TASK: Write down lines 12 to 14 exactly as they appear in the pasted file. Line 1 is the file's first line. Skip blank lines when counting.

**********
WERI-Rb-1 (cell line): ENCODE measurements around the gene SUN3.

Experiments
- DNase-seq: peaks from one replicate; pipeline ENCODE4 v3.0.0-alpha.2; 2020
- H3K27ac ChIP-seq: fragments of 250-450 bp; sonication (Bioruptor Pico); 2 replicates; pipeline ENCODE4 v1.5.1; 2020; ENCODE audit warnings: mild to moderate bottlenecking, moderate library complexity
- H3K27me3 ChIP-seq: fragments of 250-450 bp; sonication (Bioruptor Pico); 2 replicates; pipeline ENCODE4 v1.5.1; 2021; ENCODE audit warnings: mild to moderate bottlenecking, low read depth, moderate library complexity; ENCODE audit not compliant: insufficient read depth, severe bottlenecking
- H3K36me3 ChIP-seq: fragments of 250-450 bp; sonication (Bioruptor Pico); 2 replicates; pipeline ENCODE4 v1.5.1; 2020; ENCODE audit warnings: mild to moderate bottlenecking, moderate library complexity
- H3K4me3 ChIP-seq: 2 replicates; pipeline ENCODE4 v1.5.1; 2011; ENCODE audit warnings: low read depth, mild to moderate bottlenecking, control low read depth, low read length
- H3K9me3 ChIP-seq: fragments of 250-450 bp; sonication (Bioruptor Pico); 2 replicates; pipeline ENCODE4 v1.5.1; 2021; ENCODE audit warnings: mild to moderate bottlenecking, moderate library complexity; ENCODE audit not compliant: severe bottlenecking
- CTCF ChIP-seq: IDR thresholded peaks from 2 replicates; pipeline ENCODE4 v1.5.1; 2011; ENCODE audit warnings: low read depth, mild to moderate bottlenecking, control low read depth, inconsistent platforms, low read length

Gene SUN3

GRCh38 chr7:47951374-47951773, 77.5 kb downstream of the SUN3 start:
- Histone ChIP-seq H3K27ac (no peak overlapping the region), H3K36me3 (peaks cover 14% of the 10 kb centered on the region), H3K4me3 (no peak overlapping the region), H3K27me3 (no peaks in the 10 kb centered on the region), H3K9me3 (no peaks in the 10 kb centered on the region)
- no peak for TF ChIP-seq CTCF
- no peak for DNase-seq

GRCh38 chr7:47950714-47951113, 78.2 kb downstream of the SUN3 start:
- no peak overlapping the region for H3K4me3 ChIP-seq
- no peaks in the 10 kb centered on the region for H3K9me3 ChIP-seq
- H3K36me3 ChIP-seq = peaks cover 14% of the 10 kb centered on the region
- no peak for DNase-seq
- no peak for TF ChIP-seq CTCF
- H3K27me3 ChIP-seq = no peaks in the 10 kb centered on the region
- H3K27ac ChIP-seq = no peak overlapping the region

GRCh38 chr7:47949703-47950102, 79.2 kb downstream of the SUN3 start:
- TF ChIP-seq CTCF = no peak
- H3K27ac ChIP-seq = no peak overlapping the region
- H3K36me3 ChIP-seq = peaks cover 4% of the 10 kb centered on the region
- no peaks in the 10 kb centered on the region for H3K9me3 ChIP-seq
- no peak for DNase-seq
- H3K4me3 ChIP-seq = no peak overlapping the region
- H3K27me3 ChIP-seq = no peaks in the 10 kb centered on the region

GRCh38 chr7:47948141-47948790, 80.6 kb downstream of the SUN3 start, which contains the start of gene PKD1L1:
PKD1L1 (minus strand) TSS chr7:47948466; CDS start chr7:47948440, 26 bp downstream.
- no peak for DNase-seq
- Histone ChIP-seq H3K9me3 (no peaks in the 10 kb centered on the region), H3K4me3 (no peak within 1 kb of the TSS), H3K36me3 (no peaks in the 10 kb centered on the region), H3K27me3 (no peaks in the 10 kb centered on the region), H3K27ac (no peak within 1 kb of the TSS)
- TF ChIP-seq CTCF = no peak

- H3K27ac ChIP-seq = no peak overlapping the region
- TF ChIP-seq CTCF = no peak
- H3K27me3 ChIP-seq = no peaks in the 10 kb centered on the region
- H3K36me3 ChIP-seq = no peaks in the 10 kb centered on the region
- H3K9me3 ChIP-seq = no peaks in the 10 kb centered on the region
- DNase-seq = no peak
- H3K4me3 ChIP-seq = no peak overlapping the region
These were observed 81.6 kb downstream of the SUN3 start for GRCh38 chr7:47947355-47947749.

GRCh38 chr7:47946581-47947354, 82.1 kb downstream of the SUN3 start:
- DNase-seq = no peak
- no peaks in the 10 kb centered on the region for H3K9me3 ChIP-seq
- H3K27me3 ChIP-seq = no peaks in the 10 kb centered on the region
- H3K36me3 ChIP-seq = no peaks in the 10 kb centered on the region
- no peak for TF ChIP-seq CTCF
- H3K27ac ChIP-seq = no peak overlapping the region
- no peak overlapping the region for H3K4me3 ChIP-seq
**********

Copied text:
- Histone ChIP-seq H3K27ac (no peak overlapping the region), H3K36me3 (peaks cover 14% of the 10 kb centered on the region), H3K4me3 (no peak overlapping the region), H3K27me3 (no peaks in the 10 kb centered on the region), H3K9me3 (no peaks in the 10 kb centered on the region)
- no peak for TF ChIP-seq CTCF
- no peak for DNase-seq